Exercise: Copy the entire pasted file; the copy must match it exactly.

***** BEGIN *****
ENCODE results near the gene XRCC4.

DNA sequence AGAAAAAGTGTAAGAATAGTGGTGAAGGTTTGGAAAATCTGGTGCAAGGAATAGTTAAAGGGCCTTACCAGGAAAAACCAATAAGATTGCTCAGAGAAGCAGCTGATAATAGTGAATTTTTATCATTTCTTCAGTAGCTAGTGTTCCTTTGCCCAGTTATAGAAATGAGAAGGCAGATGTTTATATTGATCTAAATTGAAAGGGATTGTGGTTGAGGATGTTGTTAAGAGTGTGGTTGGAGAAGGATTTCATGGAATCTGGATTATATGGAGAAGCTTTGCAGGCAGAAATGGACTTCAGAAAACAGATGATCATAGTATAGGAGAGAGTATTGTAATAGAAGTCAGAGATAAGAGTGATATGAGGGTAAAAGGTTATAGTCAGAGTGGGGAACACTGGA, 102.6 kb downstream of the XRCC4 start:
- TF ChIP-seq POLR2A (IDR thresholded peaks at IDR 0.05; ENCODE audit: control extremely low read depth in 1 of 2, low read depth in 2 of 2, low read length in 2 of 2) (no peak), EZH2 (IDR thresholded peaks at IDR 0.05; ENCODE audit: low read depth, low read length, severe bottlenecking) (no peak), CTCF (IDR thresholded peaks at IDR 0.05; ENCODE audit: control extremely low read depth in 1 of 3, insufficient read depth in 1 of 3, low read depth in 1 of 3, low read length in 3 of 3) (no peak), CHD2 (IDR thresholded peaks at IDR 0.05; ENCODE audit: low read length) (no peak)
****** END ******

ENCODE results near the gene XRCC4.

DNA sequence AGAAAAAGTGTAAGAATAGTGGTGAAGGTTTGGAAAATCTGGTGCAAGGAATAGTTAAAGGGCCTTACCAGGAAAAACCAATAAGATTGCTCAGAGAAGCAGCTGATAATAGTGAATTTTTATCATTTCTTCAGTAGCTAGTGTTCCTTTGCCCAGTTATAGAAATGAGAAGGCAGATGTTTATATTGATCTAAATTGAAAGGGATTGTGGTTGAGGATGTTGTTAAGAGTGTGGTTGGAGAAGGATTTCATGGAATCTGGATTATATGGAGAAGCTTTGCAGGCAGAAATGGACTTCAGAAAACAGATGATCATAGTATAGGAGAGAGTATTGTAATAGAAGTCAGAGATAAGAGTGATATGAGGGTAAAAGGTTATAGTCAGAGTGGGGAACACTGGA, 102.6 kb downstream of the XRCC4 start:
- TF ChIP-seq POLR2A (IDR thresholded peaks at IDR 0.05; ENCODE audit: control extremely low read depth in 1 of 2, low read depth in 2 of 2, low read length in 2 of 2) (no peak), EZH2 (IDR thresholded peaks at IDR 0.05; ENCODE audit: low read depth, low read length, severe bottlenecking) (no peak), CTCF (IDR thresholded peaks at IDR 0.05; ENCODE audit: control extremely low read depth in 1 of 3, insufficient read depth in 1 of 3, low read depth in 1 of 3, low read length in 3 of 3) (no peak), CHD2 (IDR thresholded peaks at IDR 0.05; ENCODE audit: low read length) (no peak)